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close this bookCreative Training - A User's Guide (IIRR, 1998)
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Open this folder and view contentsHow was this user's guide to creative training produced?
View the documentIt came one night...
Open this folder and view contentsBasic facilitation skills
Open this folder and view contentsTraining needs assessment
View the documentWII-FM (what's in it for me?)
Open this folder and view contentsEvaluation techniques
Open this folder and view contentsEnergizers
View the documentForming groups
View the documentCreative congratulations
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Open this folder and view contentsMood setting exercises
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View the documentMind mapping
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View the documentSlide/photo presentations
View the documentVisual spicers
View the documentPosters as problem-posing materials
Open this folder and view contentsDrawing and chalk talk
Open this folder and view contentsSelf-expression through pictures
View the documentBody language
View the documentVisual gestural communication
View the documentShadow plays
View the documentEasy puppets
View the documentBasic theater skills
View the documentRole play
View the documentAnimated comics role play activity
View the documentFolkstorytelling: Stories come alive!
View the documentOral testimonies
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Open this folder and view contentsMaking and using case studies
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Open this folder and view contentsPhysical activities as educational tools
Open this folder and view contentsGames
View the documentContact organizations
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Visual gestural communication

· One or two facilitators
· Up to 30 participants
· Facilitators should decide how long the session will be, possibly up to eight hours.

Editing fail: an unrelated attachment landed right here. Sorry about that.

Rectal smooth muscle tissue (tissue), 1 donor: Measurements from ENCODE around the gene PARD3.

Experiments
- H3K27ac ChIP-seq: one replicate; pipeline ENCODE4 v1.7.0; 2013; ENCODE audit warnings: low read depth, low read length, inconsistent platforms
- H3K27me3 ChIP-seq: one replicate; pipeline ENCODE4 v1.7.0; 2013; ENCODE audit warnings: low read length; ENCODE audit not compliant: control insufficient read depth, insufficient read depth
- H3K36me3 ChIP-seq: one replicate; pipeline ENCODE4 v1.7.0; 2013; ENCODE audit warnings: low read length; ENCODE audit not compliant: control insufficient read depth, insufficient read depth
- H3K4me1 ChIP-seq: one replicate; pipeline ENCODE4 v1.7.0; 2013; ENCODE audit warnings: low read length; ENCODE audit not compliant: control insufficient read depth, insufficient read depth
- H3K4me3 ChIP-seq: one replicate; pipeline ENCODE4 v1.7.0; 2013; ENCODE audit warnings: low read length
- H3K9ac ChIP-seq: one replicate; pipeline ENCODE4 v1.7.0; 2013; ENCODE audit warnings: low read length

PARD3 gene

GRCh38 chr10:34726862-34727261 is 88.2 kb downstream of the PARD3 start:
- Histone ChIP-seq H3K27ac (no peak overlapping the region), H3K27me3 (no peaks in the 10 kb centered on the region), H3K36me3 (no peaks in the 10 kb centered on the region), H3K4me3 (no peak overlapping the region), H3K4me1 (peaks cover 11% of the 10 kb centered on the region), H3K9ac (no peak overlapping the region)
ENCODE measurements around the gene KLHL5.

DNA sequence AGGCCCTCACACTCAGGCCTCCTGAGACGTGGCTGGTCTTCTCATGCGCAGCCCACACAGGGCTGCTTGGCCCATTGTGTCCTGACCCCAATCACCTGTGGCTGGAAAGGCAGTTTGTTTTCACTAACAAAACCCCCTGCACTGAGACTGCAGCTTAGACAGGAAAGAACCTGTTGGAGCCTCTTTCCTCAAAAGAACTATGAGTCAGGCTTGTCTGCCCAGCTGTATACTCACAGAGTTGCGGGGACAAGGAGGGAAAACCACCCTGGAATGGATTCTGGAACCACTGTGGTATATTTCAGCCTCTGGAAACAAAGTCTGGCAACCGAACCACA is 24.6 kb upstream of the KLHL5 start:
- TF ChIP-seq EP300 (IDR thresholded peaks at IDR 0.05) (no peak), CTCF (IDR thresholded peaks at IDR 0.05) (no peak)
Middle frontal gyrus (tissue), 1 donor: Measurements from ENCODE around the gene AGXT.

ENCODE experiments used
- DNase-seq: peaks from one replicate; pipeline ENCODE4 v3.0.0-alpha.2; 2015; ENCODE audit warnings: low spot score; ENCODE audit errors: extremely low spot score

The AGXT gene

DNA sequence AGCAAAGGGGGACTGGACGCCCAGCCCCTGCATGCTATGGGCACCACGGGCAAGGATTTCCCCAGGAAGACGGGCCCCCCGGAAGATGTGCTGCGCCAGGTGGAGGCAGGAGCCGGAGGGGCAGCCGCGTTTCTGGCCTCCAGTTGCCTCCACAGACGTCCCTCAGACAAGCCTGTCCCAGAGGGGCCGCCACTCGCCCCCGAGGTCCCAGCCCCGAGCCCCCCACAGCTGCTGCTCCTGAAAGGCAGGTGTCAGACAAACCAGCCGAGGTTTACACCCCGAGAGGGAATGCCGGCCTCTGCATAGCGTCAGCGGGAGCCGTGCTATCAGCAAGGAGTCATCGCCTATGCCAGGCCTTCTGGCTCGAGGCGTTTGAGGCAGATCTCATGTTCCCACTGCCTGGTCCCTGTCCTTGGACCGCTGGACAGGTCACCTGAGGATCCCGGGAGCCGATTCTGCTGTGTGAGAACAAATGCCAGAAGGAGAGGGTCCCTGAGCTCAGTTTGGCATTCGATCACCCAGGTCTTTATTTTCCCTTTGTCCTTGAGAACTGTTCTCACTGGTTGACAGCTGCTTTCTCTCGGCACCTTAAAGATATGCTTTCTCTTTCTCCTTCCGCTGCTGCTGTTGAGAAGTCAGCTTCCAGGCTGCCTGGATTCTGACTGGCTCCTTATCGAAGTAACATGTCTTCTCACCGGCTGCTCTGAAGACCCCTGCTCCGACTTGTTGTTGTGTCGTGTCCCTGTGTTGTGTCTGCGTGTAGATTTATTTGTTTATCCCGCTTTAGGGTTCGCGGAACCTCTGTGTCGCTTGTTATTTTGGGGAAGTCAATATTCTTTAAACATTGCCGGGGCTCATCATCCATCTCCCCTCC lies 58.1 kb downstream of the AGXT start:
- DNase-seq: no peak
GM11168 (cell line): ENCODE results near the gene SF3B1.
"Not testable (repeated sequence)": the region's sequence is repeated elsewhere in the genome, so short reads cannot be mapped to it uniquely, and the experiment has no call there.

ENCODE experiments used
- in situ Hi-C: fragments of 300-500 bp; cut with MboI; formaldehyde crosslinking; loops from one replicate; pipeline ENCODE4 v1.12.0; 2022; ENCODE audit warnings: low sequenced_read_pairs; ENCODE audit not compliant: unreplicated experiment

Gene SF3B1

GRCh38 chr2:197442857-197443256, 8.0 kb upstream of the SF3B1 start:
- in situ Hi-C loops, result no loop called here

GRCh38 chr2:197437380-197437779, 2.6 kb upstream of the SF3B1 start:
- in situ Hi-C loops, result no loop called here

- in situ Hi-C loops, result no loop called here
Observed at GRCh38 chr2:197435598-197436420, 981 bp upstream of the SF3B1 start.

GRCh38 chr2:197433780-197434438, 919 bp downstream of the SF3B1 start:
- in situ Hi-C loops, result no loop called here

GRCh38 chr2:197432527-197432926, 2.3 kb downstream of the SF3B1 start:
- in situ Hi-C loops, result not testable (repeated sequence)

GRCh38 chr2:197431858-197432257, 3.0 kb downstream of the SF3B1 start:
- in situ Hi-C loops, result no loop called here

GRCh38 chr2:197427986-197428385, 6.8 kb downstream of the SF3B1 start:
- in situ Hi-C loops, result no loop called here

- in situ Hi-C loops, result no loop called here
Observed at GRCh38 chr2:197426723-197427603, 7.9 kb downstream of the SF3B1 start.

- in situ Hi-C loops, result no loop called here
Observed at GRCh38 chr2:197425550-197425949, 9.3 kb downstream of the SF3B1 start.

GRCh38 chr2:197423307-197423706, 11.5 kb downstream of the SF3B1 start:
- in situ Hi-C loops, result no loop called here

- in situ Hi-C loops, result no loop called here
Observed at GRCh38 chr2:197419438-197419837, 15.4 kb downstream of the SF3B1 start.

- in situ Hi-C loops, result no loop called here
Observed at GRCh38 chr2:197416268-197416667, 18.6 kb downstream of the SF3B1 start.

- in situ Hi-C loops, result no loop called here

Figure

Visual Gestural Communication (VGC) is a mode of communication where people do not use voice but use gestures to understand each other. It is a nonverbal communication that helps participants learn how to use gesture without speaking and to experience the world of silence.

The session encourages participants improve their non-verbal communication skills (after Body Language, which is a pre-requisite for VGC).

Remember

You are not using your voice!


Figure

Materials

· pencils, sign pen, colored pens and papers
· handshape cards

Suggested approach

A. Basic gestures for participants' names

Ask the participants to exaggerate their own features by gesturing.


Figure

Note

Activity should be in a quiet place without visual distractions to prevent disruption.

B. Warm-up exercises

1. Do various forms of facial expression and body movement (see Body language).

2. Ask individual participants to volunteer in leading the warm-up exercises. Use a maximum of five participants.


Figure

C. Activities

Mirror

1. Ask a participant from the group to join you and copy you like a mirror. This is more complicated then the Mirror activity in Body Language. For example, use gesture sign with hands that the participant should follow.